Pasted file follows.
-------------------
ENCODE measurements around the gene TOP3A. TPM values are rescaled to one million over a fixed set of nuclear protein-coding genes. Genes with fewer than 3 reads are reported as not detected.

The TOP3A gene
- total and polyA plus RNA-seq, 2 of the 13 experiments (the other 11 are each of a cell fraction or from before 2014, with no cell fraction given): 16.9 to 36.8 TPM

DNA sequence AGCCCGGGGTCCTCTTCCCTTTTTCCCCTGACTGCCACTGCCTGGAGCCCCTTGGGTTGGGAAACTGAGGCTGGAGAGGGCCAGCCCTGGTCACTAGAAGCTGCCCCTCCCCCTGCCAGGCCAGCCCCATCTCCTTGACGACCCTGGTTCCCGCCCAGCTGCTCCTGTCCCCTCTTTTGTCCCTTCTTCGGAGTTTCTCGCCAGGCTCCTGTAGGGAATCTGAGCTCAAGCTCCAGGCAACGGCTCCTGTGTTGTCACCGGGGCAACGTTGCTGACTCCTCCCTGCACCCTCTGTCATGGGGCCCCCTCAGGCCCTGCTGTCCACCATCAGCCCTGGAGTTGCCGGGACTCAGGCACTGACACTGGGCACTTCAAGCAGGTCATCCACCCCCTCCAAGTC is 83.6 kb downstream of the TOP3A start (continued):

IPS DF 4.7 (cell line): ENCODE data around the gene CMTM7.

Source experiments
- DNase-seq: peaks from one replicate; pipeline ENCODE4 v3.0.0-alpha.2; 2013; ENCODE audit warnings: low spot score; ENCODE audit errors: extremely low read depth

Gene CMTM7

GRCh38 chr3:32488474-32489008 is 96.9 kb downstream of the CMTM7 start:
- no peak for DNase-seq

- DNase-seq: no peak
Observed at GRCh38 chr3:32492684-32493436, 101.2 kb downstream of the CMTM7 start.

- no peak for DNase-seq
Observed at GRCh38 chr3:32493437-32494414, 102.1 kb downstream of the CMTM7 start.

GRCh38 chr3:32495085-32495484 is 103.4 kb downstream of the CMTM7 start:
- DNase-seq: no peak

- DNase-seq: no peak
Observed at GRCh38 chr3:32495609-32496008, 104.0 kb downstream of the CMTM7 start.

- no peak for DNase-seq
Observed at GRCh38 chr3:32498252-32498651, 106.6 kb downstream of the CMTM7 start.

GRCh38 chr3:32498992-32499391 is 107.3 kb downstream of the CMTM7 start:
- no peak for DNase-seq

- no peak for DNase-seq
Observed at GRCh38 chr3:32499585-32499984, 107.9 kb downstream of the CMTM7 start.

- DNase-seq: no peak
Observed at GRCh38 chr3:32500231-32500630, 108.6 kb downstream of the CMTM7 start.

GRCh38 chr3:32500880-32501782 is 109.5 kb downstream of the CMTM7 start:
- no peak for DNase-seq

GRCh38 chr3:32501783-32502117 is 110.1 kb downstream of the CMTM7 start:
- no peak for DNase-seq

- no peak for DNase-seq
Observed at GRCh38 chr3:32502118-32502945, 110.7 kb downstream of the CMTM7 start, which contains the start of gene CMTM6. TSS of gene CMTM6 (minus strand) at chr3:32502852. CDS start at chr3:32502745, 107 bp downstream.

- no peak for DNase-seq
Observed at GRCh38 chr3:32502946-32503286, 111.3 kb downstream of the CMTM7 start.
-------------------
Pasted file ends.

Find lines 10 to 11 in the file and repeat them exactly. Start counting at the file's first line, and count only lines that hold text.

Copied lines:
- no peak for DNase-seq

- DNase-seq: no peak